Seabirds, marine mammals, and turtles are caught during commercial fishing operations. In order to monitor the impacts of fishing on these species, government observers on fishing vessels record any protected species bycatch incidents that occur. Observer data on protected species captures are maintained by the Ministry for Primary Industries, with identification of captured animals carried out by the Department of Conservation. Recent reports on protected species captures are available from the Ministry for Primary Industries.
This website provides a summary of protected species captures in trawl and longline fisheries, from the 2002–03 to 2018–19 fishing year (fishing years run from October 1 to September 30).
Observers are only present on some fishing vessels. To estimate total captures in a fishery, it is necessary to use statistical methods to extrapolate from observed fishing to unobserved fishing. The total observable captures are an estimate of the captures that would have been reported, had observers been present on all fishing vessels. There may be additional mortalities (such as birds that are struck by fishing gear but not brought on board the vessel) that are not recorded by observers. These are referred to as ‘cryptic mortalities’ and are not included in the estimates of total captures, nor is there any evaluation of potential survival of seabirds recorded as captured but subsequently released alive.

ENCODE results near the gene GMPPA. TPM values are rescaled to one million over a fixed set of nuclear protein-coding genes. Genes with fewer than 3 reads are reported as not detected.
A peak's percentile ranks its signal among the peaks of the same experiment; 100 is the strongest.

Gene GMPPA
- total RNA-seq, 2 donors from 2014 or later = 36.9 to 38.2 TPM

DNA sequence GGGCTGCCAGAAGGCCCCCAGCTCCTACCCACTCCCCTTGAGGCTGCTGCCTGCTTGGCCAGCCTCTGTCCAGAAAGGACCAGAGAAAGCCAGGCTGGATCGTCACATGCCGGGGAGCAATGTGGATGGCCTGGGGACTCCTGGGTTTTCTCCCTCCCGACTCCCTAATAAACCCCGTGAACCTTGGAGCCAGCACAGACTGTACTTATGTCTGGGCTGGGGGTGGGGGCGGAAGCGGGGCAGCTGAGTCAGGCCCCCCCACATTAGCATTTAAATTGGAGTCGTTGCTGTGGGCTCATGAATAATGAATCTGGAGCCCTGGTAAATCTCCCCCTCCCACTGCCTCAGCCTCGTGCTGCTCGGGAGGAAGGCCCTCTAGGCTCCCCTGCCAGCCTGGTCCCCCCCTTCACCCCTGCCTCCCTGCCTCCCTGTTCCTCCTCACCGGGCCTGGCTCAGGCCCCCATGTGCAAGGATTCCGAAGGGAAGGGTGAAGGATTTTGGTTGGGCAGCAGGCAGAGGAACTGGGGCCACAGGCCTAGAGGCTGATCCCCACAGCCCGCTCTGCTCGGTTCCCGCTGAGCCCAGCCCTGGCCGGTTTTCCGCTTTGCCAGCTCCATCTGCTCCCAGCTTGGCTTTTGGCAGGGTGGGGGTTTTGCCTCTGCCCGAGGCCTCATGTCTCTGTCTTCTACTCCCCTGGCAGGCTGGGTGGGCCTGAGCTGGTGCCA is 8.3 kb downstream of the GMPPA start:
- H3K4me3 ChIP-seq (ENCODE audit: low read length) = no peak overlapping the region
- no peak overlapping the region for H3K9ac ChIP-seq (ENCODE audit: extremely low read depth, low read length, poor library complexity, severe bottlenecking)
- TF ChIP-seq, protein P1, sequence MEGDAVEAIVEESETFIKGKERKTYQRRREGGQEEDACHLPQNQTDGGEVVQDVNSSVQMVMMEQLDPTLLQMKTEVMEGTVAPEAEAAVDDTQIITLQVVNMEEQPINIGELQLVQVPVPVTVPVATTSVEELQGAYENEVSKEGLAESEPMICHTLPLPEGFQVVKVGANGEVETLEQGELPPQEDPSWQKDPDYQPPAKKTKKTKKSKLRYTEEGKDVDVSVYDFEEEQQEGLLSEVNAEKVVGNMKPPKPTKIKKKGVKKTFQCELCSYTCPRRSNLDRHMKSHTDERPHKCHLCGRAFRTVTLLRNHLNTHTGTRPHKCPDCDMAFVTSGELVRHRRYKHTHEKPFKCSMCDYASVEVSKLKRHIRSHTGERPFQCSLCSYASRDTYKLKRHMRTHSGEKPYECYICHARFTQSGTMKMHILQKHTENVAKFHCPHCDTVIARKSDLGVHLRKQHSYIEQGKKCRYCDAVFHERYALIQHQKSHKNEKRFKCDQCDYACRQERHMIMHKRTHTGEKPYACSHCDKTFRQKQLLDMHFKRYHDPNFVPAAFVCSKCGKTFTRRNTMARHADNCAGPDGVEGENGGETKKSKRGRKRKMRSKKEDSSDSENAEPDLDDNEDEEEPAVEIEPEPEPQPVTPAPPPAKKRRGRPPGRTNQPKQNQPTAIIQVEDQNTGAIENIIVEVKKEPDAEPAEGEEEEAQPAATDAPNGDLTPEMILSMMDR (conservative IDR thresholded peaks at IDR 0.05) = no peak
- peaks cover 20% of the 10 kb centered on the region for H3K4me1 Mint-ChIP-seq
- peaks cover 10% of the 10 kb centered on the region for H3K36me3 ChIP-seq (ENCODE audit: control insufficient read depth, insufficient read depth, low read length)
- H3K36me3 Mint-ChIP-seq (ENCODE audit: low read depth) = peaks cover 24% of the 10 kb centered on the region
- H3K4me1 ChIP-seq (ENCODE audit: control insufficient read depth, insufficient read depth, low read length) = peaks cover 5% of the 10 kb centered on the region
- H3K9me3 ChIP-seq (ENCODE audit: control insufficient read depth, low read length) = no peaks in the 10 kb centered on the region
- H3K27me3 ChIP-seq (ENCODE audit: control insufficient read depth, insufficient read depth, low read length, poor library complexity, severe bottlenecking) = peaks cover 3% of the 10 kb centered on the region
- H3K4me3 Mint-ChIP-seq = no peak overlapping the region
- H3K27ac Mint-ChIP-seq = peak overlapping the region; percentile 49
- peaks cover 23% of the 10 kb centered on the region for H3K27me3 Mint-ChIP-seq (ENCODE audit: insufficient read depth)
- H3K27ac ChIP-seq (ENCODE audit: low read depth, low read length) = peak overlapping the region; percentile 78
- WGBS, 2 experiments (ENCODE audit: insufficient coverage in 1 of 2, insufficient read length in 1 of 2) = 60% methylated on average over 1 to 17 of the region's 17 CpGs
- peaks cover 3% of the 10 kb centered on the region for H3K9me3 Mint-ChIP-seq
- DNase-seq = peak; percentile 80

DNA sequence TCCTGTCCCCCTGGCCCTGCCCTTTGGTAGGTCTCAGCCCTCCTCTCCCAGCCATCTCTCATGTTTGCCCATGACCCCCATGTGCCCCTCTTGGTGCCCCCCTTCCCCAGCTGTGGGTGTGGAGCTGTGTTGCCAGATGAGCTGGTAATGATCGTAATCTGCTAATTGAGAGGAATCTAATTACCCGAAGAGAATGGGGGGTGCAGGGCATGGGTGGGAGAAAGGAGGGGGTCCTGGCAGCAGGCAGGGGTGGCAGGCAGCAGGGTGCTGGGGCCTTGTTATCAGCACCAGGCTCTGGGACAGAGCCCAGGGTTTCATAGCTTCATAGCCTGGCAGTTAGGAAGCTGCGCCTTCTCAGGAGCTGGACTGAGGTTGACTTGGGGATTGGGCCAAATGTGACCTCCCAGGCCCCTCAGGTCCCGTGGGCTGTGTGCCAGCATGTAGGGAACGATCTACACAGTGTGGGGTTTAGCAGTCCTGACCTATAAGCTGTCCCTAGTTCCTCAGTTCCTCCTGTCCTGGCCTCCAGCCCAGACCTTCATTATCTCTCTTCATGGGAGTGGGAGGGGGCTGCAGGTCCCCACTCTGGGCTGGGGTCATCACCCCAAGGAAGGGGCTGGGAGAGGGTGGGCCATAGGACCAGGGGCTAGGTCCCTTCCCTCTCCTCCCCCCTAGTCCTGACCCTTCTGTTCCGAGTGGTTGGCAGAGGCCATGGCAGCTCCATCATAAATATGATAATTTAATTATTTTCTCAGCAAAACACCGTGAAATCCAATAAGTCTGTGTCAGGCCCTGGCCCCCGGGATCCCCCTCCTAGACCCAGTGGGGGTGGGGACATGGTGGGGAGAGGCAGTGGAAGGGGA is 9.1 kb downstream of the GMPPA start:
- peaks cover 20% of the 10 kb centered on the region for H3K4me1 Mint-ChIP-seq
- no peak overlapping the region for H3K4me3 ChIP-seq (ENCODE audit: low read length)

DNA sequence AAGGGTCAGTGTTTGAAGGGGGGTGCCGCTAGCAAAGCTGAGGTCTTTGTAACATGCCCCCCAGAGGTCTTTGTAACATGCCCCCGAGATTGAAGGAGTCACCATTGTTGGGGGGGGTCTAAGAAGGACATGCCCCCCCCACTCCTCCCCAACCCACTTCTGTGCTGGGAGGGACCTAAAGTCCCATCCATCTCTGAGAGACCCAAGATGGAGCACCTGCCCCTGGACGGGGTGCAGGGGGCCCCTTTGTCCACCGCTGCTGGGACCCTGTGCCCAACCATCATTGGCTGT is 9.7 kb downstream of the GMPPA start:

Estimates of total captures have been provided for seabirds, fur seals and common dolphins (some fisheries only - others have not been estimated due to limited observations of captures). Fisheries New Zealand also have produced or are in the process of producing spatial risk assessments which provide alternative estimates of fishing related captures and mortality for seabirds, Hector’s and Maui dolphin, New Zealand sea lion and other marine mammal species. Estimates of total captures will differ between these two methods and the method used to generate any estimate cited should be explicit. In general the view of Fisheries New Zealand is that the spatially explicit approach will allow for more accurate estimates of total captures, but this may differ in specific instances.
Currently available datasets include: